I have learned a similar lesson in regards to paragliding.  The mountains generally provide safe moments to fly most every single day (exceptions of course).  You just need to have your eyes and wings open enough to see it, and willing to act when it does.  Sometimes they are grand flights to great heights that inspire the soul, but more often they are something simple.  Like a short flight off a nearby mountain after a rain storm, or a late evening hike-n-fly before twilight.  Although not grand in many peoples minds as the flights are often short, to me, these become my favorite and most memorable moments in the sky.  It is nothing but the beauty of nature, and the pure feeling of having my feet leave the ground that spurs me up the mountain.

The last several weeks, this lesson has been reinforced over and over as we have been subjected to a daily dose of dynamic weather.  It seems everyone complains about how ‘weird’ the weather is.  True, but to me I see beautiful billowing thunder heads inspiring to watch, but obviously dangerous to fly in.  They build, then unleash their unconfined fury….but it does not last forever.  It is finding those safe moments long before they build, or after their furry ends that spurs me up into the mountains…in search of just a few moments in the sky.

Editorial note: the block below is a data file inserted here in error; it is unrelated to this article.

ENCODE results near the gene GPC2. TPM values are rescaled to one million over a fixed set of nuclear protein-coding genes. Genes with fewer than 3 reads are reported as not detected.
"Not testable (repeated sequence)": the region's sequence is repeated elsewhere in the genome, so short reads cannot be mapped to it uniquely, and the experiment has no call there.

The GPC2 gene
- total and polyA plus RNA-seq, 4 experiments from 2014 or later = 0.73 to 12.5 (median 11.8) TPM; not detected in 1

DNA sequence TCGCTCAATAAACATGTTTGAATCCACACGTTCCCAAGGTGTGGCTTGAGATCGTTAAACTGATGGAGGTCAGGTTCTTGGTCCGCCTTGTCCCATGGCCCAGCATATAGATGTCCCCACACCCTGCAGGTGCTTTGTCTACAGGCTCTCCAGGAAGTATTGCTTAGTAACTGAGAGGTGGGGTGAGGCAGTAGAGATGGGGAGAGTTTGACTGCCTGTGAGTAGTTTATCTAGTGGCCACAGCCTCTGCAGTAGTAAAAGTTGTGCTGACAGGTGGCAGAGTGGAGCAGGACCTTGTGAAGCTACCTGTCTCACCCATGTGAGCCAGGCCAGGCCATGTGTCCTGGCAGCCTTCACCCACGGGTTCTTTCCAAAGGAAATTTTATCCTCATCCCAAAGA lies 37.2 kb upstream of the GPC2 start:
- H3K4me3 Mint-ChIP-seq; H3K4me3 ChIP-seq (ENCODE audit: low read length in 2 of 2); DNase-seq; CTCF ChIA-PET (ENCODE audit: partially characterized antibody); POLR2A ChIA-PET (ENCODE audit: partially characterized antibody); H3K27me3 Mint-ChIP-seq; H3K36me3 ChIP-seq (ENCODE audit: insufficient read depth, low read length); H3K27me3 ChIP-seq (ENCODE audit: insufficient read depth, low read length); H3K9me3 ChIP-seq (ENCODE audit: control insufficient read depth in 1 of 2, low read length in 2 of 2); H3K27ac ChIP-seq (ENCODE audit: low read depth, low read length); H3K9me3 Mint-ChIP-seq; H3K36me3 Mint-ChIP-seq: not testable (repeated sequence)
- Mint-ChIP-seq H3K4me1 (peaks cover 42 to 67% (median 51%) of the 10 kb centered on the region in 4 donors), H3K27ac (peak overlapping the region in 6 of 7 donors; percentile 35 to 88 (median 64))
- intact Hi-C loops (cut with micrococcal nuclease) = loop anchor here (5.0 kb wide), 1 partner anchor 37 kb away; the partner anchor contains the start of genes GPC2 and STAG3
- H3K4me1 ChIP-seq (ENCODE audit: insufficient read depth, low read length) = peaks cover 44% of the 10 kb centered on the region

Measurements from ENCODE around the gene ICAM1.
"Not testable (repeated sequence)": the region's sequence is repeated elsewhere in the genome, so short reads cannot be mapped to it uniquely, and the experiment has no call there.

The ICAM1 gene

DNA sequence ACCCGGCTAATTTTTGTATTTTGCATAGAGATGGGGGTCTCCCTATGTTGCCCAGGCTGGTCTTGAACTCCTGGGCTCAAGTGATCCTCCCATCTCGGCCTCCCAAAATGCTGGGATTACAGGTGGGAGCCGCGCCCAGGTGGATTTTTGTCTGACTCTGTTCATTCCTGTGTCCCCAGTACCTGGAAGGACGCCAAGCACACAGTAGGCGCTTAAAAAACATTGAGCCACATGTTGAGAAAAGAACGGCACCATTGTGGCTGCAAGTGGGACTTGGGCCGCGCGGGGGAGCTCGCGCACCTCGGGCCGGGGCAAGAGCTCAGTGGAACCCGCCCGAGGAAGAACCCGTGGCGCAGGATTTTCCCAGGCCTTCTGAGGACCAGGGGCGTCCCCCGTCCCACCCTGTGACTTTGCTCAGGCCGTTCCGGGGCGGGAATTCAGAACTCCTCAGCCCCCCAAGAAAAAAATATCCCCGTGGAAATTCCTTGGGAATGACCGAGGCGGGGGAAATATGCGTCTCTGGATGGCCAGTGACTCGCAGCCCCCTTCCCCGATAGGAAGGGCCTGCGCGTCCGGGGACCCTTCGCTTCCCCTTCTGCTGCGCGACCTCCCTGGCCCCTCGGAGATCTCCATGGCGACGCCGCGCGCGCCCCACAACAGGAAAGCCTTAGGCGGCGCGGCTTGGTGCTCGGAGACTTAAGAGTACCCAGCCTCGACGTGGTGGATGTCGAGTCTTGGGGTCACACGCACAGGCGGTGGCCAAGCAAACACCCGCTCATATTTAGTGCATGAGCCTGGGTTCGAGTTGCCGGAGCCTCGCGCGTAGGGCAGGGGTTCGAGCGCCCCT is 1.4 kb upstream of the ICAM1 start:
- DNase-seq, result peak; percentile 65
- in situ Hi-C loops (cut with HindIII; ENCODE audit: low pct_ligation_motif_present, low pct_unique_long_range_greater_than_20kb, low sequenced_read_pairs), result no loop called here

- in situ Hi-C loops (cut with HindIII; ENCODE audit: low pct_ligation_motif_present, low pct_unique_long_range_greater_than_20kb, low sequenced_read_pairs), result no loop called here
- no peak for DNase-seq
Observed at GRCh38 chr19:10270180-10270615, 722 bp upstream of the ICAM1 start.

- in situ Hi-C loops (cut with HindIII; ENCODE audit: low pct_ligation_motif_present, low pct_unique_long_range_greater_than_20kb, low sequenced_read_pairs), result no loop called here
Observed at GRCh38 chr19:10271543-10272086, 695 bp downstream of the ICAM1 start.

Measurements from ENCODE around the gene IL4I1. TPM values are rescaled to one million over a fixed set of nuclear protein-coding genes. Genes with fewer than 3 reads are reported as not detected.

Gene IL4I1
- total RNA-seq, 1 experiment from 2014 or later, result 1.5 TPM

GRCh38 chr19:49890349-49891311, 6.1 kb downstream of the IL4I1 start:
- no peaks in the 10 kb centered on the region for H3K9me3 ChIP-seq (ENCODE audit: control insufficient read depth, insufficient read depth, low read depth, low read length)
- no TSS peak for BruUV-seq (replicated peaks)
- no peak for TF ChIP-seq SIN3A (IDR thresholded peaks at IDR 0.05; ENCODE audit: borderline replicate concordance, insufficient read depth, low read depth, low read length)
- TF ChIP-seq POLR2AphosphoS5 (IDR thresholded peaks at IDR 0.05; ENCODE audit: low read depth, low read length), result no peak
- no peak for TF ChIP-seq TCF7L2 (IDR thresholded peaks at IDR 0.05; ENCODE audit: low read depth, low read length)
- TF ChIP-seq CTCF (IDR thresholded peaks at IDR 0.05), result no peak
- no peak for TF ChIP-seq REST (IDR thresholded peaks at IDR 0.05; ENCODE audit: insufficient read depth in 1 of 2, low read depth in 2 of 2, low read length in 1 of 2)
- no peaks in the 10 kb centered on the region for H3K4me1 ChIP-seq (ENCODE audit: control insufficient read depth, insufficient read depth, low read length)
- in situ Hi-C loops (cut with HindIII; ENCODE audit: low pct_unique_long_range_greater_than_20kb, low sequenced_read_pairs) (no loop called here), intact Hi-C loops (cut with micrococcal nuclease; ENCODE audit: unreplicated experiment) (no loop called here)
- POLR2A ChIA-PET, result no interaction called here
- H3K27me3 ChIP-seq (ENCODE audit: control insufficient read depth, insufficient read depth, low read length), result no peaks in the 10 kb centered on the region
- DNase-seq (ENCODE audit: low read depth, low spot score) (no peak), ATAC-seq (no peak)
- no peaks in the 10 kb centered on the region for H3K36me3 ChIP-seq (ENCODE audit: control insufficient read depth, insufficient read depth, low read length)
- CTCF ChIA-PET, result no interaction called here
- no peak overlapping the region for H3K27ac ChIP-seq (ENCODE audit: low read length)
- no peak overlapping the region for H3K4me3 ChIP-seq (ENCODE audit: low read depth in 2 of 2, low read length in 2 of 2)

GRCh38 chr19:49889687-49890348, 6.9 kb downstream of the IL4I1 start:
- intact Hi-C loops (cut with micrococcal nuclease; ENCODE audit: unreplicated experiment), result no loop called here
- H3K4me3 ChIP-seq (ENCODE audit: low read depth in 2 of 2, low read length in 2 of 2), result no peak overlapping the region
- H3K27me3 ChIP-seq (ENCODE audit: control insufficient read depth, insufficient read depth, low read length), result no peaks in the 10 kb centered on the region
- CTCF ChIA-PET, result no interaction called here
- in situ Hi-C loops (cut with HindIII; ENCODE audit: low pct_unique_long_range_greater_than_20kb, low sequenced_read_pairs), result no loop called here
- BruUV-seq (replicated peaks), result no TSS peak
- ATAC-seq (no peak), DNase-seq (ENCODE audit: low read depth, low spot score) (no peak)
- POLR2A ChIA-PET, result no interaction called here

Flying towards Mount Olympus from my home.

There have been many short, but still inspiring flights to my soul the last several weeks.  Evening ‘sled rides’ out of the soggy mountains, morning flights from high mountain meadows, big climbs above the Wasatch, finding refuge high on the north face of Olympus and sharing one final thermal to cloud base with 3 eagles.  Inspiring moments in the sky.

Typical day with beautiful building clouds.

As autumn now approaches, I continue to look forward to each day, hoping that my eyes and wings will be open enough to act when the sky whispers it’s time.